Etymology
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lapse (n.)

mid-15c., "elapsing of time, expiration;" also "temporary forfeiture of a legal right" due to some failure or non-action by the holder, from Old French laps "lapse," from Latin lapsus "a slipping and falling, a landslide; flight (of time); falling into error," from labi "to glide, slip, slide, sink, fall; decline, go to ruin," which is of unknown etymology.

Meaning "moral transgression, sin" is from c. 1500; that of "slip of the memory" is 1520s; that of "a falling away from one's faith" is from 1650s.

lapse (v.)

early 15c., to go by, pass (of time), from lapse (n.) and from Latin lapsare "to lose one's footing, slip, slide," from stem of labi "to slip, glide, fall." Meaning "fail in duty or faith" is from 1630s. Meaning "become void, revert due to some failure or non-action by the holder" is from 1726. Related: Lapsed; lapses; lapsing.

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Definitions of lapse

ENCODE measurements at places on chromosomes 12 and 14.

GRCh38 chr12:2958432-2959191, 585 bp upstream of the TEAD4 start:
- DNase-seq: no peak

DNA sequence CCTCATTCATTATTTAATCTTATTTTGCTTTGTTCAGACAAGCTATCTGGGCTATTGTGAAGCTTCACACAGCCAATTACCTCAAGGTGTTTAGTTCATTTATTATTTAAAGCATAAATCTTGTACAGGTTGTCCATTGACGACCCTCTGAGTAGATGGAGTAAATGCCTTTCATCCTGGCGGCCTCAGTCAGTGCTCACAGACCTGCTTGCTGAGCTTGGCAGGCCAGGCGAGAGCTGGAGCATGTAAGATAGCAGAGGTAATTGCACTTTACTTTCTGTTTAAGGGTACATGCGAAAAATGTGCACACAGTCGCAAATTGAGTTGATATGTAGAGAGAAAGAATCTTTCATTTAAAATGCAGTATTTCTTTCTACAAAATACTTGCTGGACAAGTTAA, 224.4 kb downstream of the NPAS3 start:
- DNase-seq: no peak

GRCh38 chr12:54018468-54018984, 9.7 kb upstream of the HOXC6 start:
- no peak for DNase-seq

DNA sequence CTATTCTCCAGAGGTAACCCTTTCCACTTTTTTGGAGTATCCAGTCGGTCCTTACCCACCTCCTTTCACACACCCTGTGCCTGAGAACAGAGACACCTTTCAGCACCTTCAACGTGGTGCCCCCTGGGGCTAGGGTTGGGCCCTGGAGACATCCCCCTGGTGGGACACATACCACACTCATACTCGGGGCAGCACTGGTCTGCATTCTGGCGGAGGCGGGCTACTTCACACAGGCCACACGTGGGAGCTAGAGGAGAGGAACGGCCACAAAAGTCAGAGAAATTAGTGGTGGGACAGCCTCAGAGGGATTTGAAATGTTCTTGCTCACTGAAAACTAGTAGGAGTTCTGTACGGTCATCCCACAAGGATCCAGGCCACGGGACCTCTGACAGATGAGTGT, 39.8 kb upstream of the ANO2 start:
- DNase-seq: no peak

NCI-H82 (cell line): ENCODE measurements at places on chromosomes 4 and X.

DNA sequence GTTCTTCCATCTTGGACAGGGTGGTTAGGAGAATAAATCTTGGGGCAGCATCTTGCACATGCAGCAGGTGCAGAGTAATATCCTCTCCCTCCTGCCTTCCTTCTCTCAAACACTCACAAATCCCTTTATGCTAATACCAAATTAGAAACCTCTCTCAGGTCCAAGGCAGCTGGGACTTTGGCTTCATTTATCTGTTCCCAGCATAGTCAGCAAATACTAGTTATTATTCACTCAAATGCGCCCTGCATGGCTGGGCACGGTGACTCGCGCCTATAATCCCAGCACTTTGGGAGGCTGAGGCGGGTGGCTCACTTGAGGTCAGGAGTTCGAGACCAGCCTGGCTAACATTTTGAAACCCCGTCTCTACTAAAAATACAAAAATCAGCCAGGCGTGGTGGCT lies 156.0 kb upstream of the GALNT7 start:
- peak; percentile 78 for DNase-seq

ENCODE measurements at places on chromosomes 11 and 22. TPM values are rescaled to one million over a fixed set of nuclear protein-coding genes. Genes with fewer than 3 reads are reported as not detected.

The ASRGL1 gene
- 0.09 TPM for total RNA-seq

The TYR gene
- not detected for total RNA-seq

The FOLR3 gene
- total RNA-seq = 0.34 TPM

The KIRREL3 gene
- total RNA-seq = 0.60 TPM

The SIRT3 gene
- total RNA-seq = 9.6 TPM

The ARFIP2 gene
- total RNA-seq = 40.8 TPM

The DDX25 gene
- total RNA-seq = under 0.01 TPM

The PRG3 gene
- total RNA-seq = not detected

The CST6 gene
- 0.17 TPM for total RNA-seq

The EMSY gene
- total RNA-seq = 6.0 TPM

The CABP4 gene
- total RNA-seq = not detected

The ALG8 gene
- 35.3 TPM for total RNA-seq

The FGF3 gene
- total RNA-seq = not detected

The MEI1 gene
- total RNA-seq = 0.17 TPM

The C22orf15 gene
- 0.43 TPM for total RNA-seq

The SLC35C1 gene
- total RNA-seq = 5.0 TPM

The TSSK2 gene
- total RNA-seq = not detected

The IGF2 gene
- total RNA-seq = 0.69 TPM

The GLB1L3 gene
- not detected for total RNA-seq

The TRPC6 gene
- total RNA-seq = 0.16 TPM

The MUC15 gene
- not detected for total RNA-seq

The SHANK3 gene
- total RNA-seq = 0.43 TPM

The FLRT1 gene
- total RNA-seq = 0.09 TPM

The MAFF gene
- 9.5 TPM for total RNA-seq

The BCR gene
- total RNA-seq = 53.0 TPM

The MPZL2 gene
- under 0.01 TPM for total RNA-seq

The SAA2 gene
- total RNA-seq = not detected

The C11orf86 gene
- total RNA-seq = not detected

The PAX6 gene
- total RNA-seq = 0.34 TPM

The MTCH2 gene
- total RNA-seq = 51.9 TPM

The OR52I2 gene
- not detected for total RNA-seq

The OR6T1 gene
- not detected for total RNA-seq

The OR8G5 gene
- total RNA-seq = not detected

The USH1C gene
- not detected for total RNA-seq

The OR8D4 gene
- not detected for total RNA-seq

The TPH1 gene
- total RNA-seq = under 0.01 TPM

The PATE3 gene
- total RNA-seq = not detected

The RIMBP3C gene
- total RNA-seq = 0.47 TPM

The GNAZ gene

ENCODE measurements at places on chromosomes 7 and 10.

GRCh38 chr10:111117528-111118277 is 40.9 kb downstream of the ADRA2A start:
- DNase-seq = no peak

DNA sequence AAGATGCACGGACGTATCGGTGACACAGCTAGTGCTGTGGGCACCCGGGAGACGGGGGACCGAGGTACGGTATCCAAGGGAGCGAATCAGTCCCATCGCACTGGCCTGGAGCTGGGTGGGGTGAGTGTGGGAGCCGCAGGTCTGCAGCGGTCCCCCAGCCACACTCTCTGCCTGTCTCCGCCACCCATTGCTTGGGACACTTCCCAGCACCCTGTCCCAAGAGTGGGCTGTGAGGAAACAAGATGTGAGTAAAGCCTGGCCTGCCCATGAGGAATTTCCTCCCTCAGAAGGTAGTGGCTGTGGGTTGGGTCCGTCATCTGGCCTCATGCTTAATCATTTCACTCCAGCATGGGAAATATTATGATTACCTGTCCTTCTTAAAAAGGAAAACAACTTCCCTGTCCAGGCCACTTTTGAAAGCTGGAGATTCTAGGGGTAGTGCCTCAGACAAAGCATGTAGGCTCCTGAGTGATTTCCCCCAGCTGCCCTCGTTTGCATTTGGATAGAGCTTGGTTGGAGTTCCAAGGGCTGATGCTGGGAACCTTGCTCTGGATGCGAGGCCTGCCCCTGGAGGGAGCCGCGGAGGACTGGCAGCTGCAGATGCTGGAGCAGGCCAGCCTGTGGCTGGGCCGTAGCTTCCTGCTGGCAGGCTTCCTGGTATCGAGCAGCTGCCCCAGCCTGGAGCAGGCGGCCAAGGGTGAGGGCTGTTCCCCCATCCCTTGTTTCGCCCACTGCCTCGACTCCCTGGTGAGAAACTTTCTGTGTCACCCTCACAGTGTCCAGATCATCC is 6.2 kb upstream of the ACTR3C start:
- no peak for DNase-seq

1
lapse (v.)
pass into a specified state or condition;
Synonyms: sink / pass
lapse (v.)
end, at least for a long time;
The correspondence lapsed
lapse (v.)
drop to a lower level, as in one's morals or standards;
Synonyms: backslide
lapse (v.)
go back to bad behavior;
Synonyms: relapse / recidivate / regress / retrogress / fall back
lapse (v.)
let slip;
He lapsed his membership
lapse (v.)
pass by;
Synonyms: elapse / pass / slip by / glide by / slip away / go by / slide by / go along
2
lapse (n.)
a mistake resulting from inattention;
Synonyms: oversight
lapse (n.)
a break or intermission in the occurrence of something;
a lapse of three weeks between letters
lapse (n.)
a failure to maintain a higher state;
Synonyms: backsliding / lapsing / relapse / relapsing / reversion / reverting
From wordnet.princeton.edu